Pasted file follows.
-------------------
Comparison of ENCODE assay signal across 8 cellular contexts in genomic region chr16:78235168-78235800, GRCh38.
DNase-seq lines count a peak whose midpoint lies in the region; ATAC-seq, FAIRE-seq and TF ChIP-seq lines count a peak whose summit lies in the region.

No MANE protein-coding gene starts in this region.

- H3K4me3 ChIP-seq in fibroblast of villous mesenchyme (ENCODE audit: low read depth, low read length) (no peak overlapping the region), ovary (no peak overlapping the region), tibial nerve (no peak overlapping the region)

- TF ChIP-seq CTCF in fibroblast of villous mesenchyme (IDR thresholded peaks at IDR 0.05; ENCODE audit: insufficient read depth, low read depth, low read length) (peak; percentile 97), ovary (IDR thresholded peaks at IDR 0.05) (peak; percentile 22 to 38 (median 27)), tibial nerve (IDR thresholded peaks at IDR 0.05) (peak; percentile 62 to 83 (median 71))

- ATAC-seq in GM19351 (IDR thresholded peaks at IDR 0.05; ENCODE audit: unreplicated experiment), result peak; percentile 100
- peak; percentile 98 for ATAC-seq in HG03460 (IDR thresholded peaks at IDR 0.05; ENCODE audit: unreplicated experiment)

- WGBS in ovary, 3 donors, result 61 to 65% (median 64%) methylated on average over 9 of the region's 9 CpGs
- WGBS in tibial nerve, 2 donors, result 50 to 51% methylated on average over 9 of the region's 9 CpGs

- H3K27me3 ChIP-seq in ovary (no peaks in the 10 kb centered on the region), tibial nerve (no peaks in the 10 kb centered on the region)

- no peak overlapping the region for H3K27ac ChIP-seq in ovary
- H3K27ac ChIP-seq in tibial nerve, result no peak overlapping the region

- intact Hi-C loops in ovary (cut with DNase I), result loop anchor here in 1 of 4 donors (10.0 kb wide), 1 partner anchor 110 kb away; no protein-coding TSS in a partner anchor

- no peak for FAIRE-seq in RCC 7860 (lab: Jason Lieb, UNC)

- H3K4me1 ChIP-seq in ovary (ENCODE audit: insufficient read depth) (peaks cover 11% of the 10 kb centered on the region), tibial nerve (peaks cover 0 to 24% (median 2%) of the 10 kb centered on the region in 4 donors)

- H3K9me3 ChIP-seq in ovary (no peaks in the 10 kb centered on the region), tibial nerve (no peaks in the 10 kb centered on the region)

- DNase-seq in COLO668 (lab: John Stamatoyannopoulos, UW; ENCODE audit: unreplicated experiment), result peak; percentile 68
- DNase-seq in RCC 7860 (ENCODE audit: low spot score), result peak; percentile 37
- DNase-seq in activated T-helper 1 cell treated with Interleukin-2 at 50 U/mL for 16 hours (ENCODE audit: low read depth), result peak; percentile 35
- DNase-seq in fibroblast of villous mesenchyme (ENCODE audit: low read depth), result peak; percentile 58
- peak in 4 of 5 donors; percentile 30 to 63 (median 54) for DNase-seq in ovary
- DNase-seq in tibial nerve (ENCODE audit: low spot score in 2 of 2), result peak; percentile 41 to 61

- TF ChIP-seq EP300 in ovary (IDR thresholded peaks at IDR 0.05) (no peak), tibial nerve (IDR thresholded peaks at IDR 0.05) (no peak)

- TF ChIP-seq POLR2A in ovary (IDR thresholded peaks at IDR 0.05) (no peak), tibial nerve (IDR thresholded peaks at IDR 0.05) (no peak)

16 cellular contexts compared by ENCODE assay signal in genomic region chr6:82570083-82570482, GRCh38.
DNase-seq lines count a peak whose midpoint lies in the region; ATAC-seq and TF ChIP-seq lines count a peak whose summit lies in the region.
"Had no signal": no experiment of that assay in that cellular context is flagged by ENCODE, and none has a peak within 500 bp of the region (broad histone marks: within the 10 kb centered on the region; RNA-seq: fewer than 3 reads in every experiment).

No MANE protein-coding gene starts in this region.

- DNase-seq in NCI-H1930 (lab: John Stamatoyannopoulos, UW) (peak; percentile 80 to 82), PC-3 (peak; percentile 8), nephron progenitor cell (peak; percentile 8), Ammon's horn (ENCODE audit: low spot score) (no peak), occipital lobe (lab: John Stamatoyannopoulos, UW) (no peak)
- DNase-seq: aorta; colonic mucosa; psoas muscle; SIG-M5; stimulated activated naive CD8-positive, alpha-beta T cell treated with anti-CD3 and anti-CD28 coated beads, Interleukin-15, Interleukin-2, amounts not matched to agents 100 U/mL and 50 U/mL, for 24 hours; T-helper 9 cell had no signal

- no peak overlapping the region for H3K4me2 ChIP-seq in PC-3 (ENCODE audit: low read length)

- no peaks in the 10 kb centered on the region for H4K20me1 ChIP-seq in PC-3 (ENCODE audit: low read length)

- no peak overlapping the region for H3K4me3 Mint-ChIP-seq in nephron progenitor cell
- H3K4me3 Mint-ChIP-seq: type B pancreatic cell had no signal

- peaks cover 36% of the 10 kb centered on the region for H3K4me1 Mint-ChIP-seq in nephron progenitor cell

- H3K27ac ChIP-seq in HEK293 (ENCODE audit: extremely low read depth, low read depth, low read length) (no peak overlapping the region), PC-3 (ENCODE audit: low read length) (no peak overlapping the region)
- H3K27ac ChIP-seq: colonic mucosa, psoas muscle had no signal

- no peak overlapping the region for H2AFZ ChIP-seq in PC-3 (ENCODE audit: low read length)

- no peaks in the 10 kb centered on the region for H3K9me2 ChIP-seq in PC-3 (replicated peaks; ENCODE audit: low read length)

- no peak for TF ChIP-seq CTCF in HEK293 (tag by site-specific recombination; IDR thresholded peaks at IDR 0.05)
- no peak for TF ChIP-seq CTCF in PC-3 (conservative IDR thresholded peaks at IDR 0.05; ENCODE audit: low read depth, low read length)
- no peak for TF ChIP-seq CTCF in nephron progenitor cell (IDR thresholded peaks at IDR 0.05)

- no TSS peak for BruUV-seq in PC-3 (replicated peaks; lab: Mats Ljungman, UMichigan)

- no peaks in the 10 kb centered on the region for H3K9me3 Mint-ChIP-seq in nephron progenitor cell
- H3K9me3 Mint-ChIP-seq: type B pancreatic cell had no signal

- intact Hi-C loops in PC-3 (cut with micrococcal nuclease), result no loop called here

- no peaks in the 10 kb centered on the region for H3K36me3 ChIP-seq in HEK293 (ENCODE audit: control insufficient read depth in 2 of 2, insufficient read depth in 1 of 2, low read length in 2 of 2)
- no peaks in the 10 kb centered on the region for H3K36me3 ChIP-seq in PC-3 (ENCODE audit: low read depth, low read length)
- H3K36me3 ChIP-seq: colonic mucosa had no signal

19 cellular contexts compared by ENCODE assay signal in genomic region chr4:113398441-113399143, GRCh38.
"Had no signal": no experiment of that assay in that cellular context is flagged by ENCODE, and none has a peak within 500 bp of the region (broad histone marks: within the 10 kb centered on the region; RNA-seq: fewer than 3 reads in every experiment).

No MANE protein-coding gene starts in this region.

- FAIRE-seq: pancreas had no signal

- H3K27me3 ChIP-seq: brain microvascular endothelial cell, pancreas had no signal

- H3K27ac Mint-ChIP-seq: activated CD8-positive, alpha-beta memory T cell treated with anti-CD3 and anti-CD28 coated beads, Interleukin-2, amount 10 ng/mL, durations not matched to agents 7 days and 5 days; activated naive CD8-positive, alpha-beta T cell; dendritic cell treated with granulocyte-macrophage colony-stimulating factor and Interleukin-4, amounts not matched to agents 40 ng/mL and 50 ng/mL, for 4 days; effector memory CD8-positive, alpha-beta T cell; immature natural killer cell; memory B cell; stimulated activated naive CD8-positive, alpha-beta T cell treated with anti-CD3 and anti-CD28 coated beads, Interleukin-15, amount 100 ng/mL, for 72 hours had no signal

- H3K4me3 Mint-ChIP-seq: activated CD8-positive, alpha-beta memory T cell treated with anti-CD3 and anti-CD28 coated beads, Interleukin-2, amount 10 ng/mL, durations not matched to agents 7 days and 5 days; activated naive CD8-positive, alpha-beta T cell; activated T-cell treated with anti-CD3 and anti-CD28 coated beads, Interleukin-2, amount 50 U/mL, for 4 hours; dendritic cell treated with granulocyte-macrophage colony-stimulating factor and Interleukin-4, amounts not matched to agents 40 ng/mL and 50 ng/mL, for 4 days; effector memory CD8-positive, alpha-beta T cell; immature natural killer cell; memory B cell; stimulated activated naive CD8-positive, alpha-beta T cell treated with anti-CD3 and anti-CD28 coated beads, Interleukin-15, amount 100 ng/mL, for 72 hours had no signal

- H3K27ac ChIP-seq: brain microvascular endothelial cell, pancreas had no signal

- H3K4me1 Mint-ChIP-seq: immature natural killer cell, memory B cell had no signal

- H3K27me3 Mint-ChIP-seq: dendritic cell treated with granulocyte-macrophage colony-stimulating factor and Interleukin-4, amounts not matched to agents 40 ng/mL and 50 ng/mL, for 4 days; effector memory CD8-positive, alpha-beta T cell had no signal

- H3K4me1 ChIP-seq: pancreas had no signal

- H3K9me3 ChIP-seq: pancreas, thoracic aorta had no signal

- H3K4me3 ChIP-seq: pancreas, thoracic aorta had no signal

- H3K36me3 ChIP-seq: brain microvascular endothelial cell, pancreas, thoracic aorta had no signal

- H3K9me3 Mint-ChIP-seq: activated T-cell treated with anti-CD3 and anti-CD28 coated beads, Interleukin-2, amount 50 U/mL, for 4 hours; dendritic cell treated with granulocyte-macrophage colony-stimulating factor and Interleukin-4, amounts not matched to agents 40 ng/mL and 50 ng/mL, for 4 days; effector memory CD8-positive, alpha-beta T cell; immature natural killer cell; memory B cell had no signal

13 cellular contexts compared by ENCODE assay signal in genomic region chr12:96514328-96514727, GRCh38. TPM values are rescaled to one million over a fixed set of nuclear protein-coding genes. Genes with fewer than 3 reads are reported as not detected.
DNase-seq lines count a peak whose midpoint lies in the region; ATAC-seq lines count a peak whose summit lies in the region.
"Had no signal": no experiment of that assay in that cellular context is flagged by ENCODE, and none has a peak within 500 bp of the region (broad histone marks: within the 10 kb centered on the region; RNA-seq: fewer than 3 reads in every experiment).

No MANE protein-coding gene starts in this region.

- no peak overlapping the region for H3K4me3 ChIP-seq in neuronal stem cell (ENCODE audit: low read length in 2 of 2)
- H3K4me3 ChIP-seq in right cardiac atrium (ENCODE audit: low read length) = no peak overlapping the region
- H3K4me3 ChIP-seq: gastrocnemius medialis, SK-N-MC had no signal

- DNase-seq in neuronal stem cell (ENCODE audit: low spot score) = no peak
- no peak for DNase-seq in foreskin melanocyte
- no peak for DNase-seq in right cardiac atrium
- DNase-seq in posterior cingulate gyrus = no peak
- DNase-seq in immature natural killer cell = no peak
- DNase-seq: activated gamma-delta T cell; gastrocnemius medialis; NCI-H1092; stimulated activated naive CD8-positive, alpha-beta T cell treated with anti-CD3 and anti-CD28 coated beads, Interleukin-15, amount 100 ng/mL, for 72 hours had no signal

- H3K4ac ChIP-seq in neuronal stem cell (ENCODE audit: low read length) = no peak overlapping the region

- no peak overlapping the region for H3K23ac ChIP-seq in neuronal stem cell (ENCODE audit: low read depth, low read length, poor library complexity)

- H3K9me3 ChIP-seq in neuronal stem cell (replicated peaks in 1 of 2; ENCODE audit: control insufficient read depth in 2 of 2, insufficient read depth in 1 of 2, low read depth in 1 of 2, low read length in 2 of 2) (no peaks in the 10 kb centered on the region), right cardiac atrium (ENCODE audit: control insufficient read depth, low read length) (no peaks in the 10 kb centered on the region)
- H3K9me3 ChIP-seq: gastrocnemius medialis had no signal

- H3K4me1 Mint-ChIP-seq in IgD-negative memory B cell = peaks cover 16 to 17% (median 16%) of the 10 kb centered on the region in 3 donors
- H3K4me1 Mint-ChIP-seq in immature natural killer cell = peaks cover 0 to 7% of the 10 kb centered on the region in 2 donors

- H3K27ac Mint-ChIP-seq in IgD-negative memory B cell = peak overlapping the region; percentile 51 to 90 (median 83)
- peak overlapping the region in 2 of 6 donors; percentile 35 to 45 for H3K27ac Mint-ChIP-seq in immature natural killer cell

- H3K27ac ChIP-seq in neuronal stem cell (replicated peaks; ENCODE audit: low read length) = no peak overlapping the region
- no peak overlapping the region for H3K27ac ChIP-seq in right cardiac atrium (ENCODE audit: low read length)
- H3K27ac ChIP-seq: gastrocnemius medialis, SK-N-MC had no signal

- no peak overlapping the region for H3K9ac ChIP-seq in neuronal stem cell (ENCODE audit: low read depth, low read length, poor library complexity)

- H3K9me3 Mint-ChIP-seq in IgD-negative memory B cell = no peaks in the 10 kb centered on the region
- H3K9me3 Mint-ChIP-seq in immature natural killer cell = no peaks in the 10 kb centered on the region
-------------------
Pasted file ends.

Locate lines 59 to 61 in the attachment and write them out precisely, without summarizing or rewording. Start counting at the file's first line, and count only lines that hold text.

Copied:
- H3K27me3 Mint-ChIP-seq: dendritic cell treated with granulocyte-macrophage colony-stimulating factor and Interleukin-4, amounts not matched to agents 40 ng/mL and 50 ng/mL, for 4 days; effector memory CD8-positive, alpha-beta T cell had no signal

- H3K4me1 ChIP-seq: pancreas had no signal

- H3K9me3 ChIP-seq: pancreas, thoracic aorta had no signal